When you are buying a secondhand bike, maybe a Kawasaki Ninja 650R, unless you know the bike and the friend that you are buying the bike from, you are most likely buying someone else’s problems. The trick is to find out what those problems are when you are looking at the bike and deciding whether to hand over your hard earned cash. Follow a few guidelines and you will likely find yourself a better deal with a good bike.
Enjoying the saving you get from buying secondhand
Buying a bike from a newspaper advert, a local news board or even an advert on Ebay, is not without its risks. The reason you might still go ahead will be if you can’t afford to spend the extra mount, that is the premium that you would have to pay to get a bike from a dealer with a warranty. Due to budgeting considerations you need to buy something second hand and maybe do some work on, to get it to the standard that you would want it to be. At least if you know what the problems are, you can use that to bargain for a better price.
If you are not happy with any part of the deal then walk away. There will always be other bikes to look at and probably one better than the one you are looking at and not happy with at that time. Always offer a good amount lower than what is being asked for, the seller is not expecting to get the full asking price anyway. One bike I was looking to buy, the owner wanted nearly a grand, I offered seven hundred and while he was dithering because it wasn’t what he was hoping for, I was counting out some notes. The mere sight and smell of the money had the seller say to me “Oh go on then.” A deal was done and we were both happy. I think I was happier than he was but he hadn’t got the worry any more about having to get the bike sold.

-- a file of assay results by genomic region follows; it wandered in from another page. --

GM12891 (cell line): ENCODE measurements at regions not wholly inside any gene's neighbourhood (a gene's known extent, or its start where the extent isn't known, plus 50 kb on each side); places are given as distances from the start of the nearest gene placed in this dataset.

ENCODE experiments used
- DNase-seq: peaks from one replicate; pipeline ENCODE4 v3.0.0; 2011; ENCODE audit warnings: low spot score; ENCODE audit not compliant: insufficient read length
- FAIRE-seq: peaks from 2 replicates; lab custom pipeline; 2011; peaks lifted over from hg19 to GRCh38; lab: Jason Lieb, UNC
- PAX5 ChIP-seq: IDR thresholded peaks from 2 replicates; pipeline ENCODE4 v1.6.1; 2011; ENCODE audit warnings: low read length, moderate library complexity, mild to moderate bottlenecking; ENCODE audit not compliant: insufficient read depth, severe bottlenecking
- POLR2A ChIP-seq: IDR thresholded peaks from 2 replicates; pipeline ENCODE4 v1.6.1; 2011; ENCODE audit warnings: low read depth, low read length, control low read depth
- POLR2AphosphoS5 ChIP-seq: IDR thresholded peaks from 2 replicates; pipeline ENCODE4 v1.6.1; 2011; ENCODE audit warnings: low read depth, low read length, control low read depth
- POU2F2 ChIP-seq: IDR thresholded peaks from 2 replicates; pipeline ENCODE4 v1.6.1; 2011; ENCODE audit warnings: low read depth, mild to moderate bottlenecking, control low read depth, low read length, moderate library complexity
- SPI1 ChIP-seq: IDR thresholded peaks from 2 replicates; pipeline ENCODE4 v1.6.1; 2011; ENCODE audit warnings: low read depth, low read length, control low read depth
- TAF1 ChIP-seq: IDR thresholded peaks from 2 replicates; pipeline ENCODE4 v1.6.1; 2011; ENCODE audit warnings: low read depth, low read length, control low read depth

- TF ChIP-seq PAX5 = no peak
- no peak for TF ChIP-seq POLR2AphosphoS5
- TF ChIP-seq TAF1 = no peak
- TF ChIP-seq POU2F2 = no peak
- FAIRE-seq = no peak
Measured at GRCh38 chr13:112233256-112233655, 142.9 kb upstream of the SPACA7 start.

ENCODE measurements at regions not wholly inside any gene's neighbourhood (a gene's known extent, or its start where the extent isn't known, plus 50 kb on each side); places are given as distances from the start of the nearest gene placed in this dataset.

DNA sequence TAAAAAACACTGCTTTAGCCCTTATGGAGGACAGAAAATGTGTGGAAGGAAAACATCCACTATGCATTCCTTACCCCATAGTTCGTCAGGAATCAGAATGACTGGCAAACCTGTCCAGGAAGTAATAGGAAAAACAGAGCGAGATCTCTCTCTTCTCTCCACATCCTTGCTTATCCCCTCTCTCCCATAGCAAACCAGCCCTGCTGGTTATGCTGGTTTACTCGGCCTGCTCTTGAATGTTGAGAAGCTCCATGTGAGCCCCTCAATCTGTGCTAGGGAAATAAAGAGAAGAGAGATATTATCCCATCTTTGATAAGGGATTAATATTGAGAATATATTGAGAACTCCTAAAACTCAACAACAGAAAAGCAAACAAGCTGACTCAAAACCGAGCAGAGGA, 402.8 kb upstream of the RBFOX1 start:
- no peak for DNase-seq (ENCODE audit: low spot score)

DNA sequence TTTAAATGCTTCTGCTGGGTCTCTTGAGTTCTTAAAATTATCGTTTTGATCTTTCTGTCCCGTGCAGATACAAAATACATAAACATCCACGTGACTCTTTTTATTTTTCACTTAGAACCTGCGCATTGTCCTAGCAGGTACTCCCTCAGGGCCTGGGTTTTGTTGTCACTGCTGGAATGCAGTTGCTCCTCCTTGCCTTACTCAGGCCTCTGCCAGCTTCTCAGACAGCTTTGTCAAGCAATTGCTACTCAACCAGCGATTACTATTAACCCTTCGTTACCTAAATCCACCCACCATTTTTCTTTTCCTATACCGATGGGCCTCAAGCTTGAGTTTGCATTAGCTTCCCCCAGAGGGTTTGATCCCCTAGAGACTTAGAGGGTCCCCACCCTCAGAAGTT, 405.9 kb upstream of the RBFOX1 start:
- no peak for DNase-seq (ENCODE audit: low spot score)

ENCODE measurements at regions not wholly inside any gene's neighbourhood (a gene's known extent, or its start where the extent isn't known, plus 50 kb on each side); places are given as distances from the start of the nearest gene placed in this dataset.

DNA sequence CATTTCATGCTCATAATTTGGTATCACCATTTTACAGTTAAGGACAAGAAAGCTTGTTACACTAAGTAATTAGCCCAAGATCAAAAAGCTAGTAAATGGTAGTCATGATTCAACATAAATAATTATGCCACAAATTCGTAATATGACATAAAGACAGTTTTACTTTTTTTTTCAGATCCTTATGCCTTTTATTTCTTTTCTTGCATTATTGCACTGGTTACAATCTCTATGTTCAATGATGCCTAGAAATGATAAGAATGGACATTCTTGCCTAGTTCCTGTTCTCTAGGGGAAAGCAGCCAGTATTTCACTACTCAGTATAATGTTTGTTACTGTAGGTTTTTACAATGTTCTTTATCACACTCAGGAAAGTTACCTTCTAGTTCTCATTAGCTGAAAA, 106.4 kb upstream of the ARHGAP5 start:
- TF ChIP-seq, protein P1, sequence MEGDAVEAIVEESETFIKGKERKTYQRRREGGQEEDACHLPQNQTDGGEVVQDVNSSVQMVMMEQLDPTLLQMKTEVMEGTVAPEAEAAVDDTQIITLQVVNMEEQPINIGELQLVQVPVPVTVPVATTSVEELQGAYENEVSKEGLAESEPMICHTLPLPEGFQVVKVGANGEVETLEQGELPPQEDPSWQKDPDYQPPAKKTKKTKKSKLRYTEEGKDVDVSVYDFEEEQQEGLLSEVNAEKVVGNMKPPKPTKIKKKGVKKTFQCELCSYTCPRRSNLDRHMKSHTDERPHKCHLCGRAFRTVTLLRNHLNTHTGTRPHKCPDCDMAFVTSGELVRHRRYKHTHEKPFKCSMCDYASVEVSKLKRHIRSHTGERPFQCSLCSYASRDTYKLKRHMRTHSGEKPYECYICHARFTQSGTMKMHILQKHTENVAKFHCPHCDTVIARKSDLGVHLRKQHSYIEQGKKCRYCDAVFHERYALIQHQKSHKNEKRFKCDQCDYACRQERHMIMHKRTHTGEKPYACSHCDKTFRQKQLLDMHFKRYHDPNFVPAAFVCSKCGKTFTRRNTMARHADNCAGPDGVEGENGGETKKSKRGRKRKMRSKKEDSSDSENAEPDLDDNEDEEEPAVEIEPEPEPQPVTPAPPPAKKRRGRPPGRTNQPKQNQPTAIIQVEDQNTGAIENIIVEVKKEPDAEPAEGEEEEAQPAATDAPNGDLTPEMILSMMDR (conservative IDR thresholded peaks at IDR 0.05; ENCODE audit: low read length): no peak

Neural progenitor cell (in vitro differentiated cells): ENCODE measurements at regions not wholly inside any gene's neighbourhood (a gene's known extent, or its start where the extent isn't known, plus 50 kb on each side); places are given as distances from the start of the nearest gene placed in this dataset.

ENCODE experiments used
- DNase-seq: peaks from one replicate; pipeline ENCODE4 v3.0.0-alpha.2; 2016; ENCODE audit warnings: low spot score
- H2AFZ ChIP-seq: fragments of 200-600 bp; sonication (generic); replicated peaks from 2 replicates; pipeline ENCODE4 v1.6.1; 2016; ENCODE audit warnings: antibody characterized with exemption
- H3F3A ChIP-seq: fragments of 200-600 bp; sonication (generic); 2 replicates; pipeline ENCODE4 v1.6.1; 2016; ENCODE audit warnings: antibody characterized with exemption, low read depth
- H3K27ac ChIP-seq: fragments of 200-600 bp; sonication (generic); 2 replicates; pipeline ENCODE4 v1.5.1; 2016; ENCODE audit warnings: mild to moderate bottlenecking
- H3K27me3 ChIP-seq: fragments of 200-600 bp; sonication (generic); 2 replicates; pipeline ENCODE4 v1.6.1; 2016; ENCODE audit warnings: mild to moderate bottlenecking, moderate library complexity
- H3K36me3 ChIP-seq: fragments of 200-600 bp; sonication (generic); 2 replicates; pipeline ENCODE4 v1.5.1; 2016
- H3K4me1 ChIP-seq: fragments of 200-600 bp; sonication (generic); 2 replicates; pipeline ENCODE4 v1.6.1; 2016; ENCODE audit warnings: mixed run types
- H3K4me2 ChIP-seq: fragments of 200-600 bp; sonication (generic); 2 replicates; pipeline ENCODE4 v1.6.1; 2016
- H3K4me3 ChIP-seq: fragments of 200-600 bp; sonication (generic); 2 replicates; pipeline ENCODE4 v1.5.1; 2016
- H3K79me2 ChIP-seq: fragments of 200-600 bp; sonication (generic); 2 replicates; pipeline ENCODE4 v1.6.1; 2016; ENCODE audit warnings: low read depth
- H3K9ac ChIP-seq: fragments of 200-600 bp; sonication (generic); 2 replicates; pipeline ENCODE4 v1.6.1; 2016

Have a list of things that you must check on the bike. You can even do some research on the make and model, and know if there are certain things that are more likely to be wrong. Look more carefully in those area and use anything you find as bargaining power. For example you should look at how much wear is left on the tyres and figure in the cost of replacement if needed. Check other things that wear out such as chains and sprockets, and know how much you will have to pay to replace them. Seals on the suspension should be checked after taking the bike for a test ride, in case the forks have had a wipe down before you got there. If the bike is bouncing all over the place then the forks and the rear suspension might need to have work to set it steady again. Check for play in the head stock and with the wheel bearings, and look for any tell tale signs that the bike has been sliding down the road without a rider attached.
Put on the carbon fiber helmets and take a test ride, it will tell you a lot about the bike. Look at the exhaust to see if there is either white or black smoke coming out. White smoke can mean that oil is being burned and could be expensive to repair. If it is black smoke then it might mean that the carbs or injectors have to be looked at.
Good luck in your quest to by the right motorbike.